The Phillips, Weber, Kirk, & Staggs families of the Pacific Northwest

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  • ID: I17504
  • Name: John de CAMOYS , Lord of Flockthorpe, Sir 1 2 3
  • Sex: M
  • Birth: ABT 1247 in Camoys Manor, Toppesfield, Essex, England 1 3
  • Death: BEF 4 JUN 1298 in Flockthorpe Manor, Hardingham, Norfolk, England 1 2 3
  • Note:
    SIR JOHN DE CAMOYS, son and heir, was, in November 1276, found heir to Mabel de Torpel, and was found to be over 30 years of age at his father's death. He had livery of his lands 17 April 1277. He was never summoned to Parliament.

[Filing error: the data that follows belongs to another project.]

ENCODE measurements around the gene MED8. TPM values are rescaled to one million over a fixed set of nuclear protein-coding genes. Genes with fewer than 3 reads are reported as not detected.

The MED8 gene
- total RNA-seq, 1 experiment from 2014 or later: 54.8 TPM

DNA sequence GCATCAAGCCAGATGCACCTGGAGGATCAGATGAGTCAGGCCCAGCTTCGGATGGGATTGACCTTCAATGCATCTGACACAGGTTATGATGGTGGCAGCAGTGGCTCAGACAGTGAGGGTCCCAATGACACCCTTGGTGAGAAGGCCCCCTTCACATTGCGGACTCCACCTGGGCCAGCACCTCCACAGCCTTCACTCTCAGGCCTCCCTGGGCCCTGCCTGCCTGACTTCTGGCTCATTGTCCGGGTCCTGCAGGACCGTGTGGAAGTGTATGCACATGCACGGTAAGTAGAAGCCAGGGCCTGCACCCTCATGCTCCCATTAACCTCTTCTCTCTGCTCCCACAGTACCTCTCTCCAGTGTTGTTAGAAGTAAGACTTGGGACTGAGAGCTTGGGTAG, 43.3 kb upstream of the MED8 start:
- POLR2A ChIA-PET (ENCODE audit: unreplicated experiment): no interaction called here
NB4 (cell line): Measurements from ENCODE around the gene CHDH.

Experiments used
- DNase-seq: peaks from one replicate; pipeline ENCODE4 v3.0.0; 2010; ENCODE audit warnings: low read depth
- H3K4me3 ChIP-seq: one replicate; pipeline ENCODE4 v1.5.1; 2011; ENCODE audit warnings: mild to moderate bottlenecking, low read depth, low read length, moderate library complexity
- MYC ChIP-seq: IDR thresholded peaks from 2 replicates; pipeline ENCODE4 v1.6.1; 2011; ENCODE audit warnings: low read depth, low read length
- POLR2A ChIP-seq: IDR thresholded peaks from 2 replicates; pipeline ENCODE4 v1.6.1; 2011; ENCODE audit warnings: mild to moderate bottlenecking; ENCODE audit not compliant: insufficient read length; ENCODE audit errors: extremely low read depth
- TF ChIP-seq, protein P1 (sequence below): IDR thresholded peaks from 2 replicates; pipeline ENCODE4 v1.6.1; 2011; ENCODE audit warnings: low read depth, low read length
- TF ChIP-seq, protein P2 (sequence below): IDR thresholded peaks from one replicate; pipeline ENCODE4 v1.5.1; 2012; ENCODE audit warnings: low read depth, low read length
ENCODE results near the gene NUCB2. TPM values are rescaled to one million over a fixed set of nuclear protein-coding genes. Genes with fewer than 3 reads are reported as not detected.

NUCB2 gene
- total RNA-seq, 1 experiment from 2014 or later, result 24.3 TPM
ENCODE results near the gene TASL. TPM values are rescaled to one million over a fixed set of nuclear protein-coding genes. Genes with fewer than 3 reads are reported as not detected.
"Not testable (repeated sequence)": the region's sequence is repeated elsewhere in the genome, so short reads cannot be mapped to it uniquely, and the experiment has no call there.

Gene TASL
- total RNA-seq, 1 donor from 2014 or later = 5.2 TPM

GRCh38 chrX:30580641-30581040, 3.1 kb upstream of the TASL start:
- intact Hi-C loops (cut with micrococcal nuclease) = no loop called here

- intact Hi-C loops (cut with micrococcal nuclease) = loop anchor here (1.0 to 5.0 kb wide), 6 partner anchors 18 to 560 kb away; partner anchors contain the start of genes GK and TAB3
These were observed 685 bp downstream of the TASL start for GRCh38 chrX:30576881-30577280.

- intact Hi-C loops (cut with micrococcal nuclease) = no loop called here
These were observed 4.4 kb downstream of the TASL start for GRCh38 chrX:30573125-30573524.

He married, in or before 1276-9, Margaret, daughter and heir of Sir John DE GATESDEN, and with her got a considerable estate in Sussex. By a very remarkable document, he transferred her and her goods and chattels to Sir William Paynel, 1st Lord Paynel, and by deeds dated 1285 and 1289, demised to him the greater part of her inheritances. He died 1298, before 4 June 1298, when the writ for his Inq.,p.m. is dated. His widow Margaret, the subject of the transfer mentioned above, married Sir William PAYNEL before July 1301, and died shortly before January 1310/1. A very interesting though mutilated, brass in memory of her is at Trotton, Sussex. [Complete Peerage II:506, XIV:138, (transcribed by Dave Utzinger)]